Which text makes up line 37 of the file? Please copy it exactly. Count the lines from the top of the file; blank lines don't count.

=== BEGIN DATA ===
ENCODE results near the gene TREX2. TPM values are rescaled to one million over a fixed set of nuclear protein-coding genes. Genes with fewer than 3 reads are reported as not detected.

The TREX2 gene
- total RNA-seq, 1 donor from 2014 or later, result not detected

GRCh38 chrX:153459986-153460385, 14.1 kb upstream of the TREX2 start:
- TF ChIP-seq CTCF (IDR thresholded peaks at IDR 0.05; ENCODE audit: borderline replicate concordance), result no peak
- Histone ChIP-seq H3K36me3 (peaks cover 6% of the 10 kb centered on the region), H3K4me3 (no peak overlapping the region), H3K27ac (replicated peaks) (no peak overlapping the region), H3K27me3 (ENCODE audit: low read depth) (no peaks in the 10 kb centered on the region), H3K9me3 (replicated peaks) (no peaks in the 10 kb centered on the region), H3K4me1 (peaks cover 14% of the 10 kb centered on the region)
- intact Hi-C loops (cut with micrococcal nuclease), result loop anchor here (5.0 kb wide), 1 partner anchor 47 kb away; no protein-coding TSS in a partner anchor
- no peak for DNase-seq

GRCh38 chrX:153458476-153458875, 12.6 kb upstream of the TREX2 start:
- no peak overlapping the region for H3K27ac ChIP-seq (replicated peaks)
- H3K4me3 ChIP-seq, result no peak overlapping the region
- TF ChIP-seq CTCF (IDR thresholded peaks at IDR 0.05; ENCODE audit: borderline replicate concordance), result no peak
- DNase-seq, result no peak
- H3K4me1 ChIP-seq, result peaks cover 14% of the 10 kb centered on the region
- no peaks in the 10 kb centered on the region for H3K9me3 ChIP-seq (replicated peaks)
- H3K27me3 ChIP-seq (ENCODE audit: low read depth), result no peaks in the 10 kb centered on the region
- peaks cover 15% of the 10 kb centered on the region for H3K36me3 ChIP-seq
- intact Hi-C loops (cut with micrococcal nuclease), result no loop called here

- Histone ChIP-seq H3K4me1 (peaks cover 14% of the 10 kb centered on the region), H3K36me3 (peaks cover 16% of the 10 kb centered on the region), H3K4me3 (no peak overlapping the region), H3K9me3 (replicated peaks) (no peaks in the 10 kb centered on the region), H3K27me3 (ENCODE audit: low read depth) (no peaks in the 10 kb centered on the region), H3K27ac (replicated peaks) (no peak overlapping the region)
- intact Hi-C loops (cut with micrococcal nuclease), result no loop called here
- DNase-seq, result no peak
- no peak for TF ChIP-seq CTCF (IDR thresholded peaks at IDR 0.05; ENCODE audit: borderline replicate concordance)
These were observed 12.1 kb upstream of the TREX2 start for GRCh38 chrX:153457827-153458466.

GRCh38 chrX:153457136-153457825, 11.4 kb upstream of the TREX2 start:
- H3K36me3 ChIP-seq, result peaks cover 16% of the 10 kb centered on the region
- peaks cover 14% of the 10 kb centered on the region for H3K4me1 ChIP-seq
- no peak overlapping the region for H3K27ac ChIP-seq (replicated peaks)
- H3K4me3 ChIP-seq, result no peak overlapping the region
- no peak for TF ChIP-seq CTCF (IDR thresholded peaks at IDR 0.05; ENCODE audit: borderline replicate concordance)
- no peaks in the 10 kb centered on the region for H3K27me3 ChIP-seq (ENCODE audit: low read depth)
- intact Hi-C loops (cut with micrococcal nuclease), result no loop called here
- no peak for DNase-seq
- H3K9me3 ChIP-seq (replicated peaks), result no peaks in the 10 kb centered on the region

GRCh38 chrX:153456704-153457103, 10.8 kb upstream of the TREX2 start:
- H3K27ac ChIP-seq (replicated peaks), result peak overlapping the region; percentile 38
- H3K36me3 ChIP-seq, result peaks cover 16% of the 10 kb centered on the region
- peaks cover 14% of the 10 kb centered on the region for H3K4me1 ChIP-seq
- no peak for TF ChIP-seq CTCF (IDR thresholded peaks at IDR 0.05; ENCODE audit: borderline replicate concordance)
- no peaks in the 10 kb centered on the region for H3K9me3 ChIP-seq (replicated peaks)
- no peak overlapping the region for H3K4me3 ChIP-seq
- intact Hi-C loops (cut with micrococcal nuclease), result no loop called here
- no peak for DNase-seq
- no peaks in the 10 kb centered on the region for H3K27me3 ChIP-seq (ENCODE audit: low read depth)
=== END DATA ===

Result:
- peaks cover 14% of the 10 kb centered on the region for H3K4me1 ChIP-seq